Graduated Driver Licensing
The number of fatal and injury crashes involving 16-year-old drivers is dramatically lower in states that have a graduated driver licensing (GDL) program with at least five of seven common components, according to a study released last week by the AAA Foundation for Traffic Safety.
The study states that 16-year-old drivers are involved in 38 percent fewer fatal crashes and 40 percent fewer injury crashes if their state has such a program in place.
“The AAA Foundation study adds more weight to the perspective that teen driver safety can be affected through well-designed legislation,” said the Auto Club’s senior researcher Steven A. Bloch. “California’s was one of the first GDL programs implemented in the U.S. and it’s been improved over the years as studies like the Foundation’s and ours have shown us how to make it more effective.”
AAA Foundation officials say commissioned the study by Johns Hopkins Bloomberg School of Public Health to better understand the ability of legislation to make a difference in teen driver safety. The study also looked at the involvement of 16-year-old drivers in fatal and injury crashes, and sought to identify characteristics common to effective programs. The report “Nationwide Review of Graduated Driver Licensing,” is available online at www.aaafoundation.org.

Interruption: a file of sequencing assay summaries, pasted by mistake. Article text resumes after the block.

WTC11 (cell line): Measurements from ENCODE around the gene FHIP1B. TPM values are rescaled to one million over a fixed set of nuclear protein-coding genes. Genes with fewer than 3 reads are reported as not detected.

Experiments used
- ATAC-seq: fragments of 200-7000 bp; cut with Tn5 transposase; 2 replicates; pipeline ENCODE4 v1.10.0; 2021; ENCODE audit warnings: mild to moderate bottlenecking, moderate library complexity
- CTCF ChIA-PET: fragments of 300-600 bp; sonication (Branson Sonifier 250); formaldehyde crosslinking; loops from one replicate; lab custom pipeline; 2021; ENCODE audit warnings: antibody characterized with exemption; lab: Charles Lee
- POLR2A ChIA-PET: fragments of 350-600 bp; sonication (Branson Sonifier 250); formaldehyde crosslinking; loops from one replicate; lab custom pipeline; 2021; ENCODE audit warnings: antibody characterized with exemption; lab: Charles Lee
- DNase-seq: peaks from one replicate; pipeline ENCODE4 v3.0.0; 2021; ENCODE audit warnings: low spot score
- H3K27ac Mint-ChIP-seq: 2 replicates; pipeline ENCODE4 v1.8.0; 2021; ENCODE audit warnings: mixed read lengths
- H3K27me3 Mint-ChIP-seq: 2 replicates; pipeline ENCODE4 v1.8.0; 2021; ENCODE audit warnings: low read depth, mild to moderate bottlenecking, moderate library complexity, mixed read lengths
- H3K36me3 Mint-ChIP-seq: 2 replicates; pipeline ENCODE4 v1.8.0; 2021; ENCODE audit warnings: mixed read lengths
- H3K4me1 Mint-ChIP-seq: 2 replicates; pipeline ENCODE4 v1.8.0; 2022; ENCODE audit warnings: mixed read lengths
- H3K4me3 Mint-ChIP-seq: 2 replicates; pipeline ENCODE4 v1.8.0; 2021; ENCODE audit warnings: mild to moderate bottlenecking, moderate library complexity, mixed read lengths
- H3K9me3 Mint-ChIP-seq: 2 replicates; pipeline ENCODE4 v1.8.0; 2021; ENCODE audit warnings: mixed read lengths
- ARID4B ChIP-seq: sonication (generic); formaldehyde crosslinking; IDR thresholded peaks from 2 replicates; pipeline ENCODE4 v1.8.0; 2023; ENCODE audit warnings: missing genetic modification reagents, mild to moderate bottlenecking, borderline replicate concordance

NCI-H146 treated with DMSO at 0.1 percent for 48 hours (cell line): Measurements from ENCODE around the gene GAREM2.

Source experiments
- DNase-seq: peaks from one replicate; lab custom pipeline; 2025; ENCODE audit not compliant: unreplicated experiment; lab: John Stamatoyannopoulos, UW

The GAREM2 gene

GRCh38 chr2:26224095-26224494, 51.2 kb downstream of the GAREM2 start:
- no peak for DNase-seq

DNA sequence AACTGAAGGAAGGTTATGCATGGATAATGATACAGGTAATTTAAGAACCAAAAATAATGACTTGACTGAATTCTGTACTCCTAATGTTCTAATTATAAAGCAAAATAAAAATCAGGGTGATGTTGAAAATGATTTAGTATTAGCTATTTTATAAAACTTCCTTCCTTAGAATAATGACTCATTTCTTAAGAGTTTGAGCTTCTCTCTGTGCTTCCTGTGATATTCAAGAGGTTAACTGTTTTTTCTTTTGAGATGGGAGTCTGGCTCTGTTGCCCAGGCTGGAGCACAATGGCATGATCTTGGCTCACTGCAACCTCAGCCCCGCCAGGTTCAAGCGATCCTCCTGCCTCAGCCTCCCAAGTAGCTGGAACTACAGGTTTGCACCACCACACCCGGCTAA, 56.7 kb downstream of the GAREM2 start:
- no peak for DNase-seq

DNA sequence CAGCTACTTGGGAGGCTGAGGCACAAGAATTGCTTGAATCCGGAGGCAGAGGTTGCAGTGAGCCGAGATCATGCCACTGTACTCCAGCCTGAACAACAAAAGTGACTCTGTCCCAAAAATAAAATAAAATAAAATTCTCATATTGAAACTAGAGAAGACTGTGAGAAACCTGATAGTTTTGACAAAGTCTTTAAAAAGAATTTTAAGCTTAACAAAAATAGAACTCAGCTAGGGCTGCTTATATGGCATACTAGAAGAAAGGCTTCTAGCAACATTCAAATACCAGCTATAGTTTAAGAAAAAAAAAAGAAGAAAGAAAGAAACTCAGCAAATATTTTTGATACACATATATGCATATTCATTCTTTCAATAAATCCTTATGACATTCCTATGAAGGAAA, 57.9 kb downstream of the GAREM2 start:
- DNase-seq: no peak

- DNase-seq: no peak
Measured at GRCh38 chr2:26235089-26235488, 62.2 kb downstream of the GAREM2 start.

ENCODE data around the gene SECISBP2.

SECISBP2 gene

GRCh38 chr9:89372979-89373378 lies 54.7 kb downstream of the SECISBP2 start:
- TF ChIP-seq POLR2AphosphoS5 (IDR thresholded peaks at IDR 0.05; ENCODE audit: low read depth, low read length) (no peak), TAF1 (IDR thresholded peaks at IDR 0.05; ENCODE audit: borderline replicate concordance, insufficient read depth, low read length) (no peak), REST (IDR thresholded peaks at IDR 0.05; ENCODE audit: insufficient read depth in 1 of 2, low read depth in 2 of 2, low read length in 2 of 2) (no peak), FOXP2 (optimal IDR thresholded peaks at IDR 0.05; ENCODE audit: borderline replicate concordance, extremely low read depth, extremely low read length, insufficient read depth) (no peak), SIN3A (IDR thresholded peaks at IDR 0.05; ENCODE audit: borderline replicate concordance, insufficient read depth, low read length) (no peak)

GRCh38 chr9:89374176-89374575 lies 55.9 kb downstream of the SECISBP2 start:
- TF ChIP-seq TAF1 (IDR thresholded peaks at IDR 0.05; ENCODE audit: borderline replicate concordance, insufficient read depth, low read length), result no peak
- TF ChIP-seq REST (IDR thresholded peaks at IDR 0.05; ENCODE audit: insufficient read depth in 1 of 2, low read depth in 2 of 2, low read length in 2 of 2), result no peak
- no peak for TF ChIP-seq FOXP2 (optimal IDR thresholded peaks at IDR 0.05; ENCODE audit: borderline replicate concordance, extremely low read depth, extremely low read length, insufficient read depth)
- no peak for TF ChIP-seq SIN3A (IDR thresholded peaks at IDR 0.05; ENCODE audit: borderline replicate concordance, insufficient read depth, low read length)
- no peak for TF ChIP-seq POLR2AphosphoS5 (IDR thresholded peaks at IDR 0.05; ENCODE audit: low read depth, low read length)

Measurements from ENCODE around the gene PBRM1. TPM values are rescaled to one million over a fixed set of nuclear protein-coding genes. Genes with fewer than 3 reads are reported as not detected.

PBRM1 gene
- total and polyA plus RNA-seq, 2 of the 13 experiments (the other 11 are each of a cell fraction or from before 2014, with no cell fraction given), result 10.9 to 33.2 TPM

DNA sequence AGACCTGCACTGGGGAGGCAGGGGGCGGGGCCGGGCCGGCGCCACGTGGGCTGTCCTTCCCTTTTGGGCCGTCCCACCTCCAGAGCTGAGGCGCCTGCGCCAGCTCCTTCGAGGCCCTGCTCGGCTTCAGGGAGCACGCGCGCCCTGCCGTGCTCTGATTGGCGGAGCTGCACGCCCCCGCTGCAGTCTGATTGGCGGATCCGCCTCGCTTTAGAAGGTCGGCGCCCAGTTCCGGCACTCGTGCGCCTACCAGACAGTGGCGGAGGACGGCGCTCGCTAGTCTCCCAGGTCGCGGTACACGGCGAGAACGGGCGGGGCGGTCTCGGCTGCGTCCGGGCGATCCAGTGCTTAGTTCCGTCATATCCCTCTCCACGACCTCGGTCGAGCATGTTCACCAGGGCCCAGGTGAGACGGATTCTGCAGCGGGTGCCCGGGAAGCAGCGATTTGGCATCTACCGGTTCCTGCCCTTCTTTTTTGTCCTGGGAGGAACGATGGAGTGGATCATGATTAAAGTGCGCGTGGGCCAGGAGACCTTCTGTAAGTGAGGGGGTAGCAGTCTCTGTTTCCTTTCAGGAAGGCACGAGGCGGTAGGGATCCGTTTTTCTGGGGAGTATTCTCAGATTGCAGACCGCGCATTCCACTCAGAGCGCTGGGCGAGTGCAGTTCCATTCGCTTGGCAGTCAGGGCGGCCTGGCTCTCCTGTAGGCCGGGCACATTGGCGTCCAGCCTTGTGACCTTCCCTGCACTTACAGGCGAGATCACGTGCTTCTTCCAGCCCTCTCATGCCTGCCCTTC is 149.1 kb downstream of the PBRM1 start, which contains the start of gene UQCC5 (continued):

A typical three-stage GDL program comprises a learner stage, during which all driving must be supervised; followed by an intermediate stage, during which unsupervised driving is permitted except under certain conditions (such as at night or with passengers); and finally full, unrestricted license.
During the first two years after 16-year-olds were fully licensed under the California GDL law, teen passenger deaths and injuries when 16-year-olds were behind the wheel declined 40 percent statewide and 47 percent in Los Angeles County, according to an Auto Club analysis. Also, the number of fatal and injury crashes in which 16-year-old drivers were at fault dropped 24 percent, the analysis found. These numbers convince me of the importance of the GDL.
If I was making the rules, a teenager could not get an unrestricted California driver’s license until they were 18 years old and had held a restricted license for a minimum of one year. To get a restricted license they would have to complete a much more extensive course than what is now being required.
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